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Help Me Make The Argument

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John Wilson

Junior Member
Joined
May 1, 2003
Professional Status
Certified Residential Appraiser
State
Illinois
Originally posted by Terrel L. Shields@Jun 17 2003, 08:18 AM
Fact is, many appraisers use cost related adjustments without understanding that they are even doing it. Costs can be extracted from the marketplace, but did you ever see an appraisal where the Sales Approach was relied upon without reference to the Cost approach?

Good point.

But the market, and sales prices overall are driven by buyers who are asking "how much would it cost to add a fireplace?" How much would it "cost" to add another garage?" "How much would it cost to build that 750sft deck?"

Seeing cost related adjustments shouldn't be a big supprise. Or should it? ;)
 

Mike Simpson

Senior Member
Joined
Jan 30, 2002
For an older home with minimal updating; the cost approach provides limited effectiveness due to the degree of difficulty estimating accrued depreciation and entrepreneurial profit.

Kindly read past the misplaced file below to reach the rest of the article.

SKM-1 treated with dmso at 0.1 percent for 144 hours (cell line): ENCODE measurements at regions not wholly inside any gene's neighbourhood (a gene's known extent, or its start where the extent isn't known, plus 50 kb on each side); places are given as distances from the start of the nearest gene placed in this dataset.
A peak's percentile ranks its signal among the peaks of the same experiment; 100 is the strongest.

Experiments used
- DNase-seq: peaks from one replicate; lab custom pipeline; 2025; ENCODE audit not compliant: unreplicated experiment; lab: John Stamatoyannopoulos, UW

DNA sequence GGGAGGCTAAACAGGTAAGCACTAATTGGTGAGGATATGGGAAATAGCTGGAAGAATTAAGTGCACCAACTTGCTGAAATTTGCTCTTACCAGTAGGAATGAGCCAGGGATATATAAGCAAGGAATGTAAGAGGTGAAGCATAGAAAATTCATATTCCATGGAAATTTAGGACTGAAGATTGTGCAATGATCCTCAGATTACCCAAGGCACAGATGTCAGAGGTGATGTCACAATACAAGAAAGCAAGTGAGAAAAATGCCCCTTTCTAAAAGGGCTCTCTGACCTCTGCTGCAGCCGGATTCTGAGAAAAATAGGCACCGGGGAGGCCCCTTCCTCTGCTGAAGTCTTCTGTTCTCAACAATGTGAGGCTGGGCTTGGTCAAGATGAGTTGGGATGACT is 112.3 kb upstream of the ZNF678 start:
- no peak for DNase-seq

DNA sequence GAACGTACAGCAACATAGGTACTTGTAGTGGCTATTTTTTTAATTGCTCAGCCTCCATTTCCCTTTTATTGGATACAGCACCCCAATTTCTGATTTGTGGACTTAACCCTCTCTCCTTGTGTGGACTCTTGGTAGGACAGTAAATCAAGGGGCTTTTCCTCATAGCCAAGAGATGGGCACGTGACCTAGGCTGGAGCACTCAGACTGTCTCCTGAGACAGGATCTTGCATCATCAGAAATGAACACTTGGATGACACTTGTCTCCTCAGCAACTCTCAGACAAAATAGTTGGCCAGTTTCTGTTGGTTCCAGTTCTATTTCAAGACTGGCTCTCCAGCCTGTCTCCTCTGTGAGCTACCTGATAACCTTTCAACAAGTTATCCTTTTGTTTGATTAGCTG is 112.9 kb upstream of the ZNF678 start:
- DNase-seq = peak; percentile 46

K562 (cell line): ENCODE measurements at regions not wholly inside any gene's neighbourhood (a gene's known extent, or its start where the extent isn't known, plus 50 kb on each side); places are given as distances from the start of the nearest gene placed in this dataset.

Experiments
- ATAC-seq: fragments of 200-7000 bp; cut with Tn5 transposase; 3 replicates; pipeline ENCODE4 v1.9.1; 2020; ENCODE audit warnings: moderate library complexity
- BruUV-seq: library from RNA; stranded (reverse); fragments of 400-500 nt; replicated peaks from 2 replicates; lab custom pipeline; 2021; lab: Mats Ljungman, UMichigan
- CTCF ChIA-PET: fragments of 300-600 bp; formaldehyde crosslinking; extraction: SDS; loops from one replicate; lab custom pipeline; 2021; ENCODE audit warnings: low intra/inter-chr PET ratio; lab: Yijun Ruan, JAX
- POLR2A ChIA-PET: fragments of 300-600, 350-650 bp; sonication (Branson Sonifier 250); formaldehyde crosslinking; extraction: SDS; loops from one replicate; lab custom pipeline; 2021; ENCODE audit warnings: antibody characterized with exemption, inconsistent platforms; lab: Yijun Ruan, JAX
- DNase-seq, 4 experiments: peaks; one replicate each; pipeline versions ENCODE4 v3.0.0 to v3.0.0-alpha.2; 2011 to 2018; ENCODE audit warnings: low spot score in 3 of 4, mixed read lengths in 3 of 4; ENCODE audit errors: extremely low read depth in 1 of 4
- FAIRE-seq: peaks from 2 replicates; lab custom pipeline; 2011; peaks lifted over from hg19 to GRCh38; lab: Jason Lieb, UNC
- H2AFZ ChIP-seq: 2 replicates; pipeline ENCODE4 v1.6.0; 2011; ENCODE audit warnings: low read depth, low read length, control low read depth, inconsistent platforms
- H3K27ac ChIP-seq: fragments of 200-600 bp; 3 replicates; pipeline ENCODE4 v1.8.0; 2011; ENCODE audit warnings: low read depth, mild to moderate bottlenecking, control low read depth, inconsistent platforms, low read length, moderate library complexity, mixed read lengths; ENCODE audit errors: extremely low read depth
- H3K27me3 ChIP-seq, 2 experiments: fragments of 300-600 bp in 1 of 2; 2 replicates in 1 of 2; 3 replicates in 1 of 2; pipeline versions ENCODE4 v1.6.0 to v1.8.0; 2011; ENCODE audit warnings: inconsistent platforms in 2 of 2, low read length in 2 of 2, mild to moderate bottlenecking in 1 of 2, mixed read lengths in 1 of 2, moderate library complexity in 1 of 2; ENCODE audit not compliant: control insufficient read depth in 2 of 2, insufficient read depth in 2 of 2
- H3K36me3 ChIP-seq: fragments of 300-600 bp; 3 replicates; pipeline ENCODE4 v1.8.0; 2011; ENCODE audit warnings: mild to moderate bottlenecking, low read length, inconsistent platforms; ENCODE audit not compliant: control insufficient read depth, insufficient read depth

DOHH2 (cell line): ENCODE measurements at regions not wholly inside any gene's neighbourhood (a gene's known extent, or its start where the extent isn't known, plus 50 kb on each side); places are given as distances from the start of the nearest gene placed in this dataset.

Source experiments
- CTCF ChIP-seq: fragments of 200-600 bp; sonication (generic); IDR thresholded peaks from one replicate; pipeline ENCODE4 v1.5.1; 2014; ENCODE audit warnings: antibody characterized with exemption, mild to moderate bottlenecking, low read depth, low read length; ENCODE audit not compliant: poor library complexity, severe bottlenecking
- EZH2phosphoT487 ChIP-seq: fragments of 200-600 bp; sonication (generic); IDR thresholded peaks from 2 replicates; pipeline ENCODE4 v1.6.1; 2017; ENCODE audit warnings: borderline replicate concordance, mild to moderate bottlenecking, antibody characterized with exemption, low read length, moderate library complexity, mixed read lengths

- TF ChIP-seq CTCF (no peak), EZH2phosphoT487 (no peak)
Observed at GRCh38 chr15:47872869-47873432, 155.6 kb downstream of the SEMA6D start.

Now, try and explain that to an underwriter who's used to seeing the cost approach. They took an appraisal course somewhere in time and now know more than you. It might be worth completing the cost approach and giving it minimal consideration in the final reconciliation for the afore mentioned reasons.

-Mike
 

Richard Carlsen

Elite Member
Joined
Jan 15, 2002
Professional Status
Licensed Appraiser
State
Michigan
Mike

You assume that there is "entrepreneurial profit" in the sale of an older house. Why? Cannot the market simply purchase an older house to live in?

And since when is the degree of difficulty in doing an approach to value a justification for not doing it? I'm working on a property with 4 houses and 5 additional building on 10 acres and 466 feet of lake frontage as we speak. Just because comps are hard to find and the grid is hard to fill in making the whole process difficult does not mean that I am relieved of the obligation to do the sale data approach.
 

Mike Simpson

Senior Member
Joined
Jan 30, 2002
Richard-

My comment is taken directly from the latest addition of 'The Appraisal of Real Estate'--the appraiser's bible.

I wish I had more time to discuss this topic in detail, but I don't...darn Forum addiction!